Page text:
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The Unity of God’s Church and the Orthodox Church

by Rev. Dr. Emmanuel Clapsis | български | Русский | Ελληνικά | Српски

church

Today, the Orthodox Church maintains cordial relations with other Christian churches and communities and participates in joint efforts with them to recover the visible unity of all God’s people. While most of the Orthodox faithful perceive the Church’s involvement in this joint quest for unity to be guided by the Holy Spirit, others express fear that the faith of the Church is somehow compromised for the sake of a unity not always grounded in truth. Why has the Orthodox Church decided to be involved in the ecumenical movement? How does this involvement relate to her claim to be the embodiment of the One, Holy, Catholic, and Apostolic Church?

In an encyclical addressed to all Orthodox churches in 1902, the Ecumenical Patriarchate invited the Orthodox churches to move towards more dynamic inner communion, conciliarity, and cooperation to work with other Christian churches and communities towards visible unity. In 1920, the Ecumenical Patriarchate issued a second encyclical addressed to all Christian churches suggesting the formation of a “league of churches” for common witness and action. It stated that the Orthodox Church “holds that rapprochement (προσέγγισις) between the various Christian churches and fellowship (κοινωνία) between them is not excluded by the doctrinal differences which exist between them.”  The Ecumenical Patriarchate had hoped that the churches could move towards greater unity if they could overcome their mutual mistrust and bitterness by rekindling and strengthening the evangelical love. This could lead them to see one another not as strangers and foreigners, but as being part of the household of Christ, “fellow heirs, members of the same body and partakers of the promise of God in Christ” (Eph. 3:6). In 1986 the Third Preconciliar Pan-Orthodox conference unequivocally stated that the “Orthodox participation in the ecumenical movement does not run counter to the Orthodox Church’s nature and history. It constitutes the consistent expression of the Apostolic faith within new historical conditions.”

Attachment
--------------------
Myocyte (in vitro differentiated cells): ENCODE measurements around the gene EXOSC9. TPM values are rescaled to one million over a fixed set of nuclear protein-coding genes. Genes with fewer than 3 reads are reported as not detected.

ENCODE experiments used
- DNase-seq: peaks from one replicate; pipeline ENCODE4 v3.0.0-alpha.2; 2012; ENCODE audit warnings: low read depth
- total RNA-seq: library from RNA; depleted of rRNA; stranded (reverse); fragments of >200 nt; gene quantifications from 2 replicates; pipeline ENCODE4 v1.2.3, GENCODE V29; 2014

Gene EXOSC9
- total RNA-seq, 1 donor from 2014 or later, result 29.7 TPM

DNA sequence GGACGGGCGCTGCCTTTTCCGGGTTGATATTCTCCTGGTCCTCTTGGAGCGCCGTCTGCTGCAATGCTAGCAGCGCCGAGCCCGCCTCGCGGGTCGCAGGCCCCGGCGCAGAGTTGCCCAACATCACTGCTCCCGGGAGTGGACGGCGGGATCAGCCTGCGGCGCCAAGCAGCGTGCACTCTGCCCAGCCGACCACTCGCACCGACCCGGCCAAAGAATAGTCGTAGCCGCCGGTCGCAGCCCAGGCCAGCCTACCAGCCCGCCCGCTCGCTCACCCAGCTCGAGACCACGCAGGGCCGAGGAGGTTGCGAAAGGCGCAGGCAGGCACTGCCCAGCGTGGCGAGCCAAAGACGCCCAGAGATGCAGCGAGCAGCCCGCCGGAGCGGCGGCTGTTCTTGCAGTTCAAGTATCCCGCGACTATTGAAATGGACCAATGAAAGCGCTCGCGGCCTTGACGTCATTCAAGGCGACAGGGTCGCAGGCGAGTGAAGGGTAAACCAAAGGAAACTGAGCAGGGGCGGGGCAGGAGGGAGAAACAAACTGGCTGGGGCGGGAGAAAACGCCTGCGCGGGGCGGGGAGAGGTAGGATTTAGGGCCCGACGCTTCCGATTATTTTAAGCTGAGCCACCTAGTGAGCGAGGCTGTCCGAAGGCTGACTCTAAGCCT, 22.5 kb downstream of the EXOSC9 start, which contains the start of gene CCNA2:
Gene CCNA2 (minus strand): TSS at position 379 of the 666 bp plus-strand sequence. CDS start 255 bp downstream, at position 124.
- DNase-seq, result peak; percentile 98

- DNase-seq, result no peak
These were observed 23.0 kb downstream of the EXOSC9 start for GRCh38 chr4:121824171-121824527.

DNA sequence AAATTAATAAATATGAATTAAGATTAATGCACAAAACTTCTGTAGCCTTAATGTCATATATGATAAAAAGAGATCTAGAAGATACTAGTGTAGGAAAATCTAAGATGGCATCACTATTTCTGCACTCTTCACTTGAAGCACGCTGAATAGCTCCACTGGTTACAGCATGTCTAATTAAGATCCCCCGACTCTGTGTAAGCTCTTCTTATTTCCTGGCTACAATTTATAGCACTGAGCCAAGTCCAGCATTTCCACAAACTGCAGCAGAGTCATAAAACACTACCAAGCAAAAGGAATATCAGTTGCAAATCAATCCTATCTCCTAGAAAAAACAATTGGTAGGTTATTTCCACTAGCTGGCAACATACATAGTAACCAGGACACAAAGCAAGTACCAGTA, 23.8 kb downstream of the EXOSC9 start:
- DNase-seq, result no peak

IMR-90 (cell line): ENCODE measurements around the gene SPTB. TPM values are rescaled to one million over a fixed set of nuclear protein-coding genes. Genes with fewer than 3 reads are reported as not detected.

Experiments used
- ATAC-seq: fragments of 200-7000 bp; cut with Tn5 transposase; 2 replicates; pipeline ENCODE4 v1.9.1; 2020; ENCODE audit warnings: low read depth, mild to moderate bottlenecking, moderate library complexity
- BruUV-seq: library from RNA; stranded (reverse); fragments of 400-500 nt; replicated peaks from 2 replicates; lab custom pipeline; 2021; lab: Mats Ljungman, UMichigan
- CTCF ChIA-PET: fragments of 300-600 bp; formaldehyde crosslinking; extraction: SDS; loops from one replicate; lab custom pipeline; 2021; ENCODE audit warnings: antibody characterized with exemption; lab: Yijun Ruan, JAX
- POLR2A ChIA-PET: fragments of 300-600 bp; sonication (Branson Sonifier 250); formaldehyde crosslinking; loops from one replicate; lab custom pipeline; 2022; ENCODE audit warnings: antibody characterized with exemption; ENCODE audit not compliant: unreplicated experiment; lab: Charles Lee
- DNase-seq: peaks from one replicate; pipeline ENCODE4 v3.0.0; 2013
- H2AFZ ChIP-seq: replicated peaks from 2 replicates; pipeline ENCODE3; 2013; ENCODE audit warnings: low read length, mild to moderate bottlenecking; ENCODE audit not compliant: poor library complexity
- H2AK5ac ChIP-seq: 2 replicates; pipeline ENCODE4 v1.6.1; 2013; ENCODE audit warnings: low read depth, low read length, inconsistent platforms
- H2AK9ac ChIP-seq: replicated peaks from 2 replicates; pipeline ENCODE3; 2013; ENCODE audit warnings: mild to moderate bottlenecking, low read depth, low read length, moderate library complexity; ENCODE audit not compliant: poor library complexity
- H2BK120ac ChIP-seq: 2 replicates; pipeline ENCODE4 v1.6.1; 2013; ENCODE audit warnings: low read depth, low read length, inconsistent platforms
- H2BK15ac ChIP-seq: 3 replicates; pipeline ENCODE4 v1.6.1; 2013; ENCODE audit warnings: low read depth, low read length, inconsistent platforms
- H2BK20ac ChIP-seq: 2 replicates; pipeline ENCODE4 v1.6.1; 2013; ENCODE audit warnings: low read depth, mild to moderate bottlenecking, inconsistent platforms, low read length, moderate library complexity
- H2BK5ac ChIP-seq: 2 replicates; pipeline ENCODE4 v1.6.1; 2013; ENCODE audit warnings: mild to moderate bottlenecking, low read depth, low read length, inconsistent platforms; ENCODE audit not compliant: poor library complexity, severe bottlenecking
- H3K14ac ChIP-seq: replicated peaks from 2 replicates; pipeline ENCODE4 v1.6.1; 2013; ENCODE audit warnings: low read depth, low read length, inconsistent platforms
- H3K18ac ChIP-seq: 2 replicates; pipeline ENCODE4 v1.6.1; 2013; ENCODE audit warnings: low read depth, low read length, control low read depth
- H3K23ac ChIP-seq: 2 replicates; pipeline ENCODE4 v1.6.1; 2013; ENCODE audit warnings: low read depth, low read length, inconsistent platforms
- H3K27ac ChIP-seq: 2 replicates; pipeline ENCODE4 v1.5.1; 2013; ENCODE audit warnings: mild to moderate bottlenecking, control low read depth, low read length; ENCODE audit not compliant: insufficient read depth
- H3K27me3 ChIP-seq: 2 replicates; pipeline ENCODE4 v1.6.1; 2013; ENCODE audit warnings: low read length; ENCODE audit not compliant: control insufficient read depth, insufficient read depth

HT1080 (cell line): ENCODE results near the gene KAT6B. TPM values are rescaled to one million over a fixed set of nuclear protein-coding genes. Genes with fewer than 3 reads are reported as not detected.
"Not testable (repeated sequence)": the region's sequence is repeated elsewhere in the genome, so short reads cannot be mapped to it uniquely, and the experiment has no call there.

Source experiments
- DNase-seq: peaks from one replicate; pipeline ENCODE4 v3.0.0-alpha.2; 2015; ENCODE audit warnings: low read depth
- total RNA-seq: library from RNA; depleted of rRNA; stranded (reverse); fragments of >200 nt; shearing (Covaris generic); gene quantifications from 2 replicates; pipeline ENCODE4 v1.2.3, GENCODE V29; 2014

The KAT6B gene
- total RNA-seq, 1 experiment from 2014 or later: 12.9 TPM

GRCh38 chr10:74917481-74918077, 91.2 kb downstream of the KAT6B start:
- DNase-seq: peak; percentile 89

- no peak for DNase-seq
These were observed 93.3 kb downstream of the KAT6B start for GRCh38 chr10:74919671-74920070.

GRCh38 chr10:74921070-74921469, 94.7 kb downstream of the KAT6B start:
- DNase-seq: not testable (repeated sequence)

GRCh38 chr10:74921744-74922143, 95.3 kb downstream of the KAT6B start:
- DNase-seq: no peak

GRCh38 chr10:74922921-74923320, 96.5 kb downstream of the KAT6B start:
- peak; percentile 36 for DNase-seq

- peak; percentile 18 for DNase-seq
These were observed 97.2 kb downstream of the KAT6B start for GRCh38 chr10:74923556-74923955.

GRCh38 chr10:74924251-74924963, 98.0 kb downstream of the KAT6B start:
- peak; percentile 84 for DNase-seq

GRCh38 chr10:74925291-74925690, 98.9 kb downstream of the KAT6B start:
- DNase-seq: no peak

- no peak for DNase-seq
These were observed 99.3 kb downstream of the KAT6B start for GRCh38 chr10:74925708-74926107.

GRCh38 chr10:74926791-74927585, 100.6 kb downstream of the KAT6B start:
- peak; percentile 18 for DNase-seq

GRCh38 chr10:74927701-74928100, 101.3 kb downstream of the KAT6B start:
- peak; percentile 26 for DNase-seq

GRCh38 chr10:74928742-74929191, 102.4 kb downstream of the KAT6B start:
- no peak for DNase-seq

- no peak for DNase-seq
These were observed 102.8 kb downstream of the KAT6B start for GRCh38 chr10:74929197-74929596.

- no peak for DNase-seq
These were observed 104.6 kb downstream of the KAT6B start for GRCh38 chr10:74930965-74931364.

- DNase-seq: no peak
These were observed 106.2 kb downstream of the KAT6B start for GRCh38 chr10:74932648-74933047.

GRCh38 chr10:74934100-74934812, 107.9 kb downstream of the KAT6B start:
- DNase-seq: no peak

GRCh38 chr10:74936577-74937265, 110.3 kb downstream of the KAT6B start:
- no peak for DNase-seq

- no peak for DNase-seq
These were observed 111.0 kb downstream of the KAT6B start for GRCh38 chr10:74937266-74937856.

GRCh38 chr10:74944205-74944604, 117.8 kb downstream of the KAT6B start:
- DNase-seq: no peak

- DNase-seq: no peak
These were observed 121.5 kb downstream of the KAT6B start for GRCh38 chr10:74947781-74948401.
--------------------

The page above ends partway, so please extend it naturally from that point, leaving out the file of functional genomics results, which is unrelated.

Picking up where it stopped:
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Getting Along in Hard Times
The "Sad" Microcosm of the Church of the Holy Sepulchre

by V. Rev. Dr. Stelyios Muksuris | български | ქართული | Ελληνικά | Русский | Српски

Church of the Holy Sepulchre

One afternoon last week, a wave of profound sadness came over me, prompted by a video I had viewed. A fairly new documentary on the Church of the Holy Sepulchre, also known as the Church of the Resurrection (or Anastasis), was released to me and fellow scholars as part of a webinar panel discussion on this holiest of Christian sites and the strong claims made to it by the six major Christian denominations.

While much of the footage I have seen before in other documentaries and many of the problems and challenges I was already familiar with, the film did its utmost to reinforce them, and did so even more intensely when placed against the backdrop of the current Coronavirus pandemic. I will explain.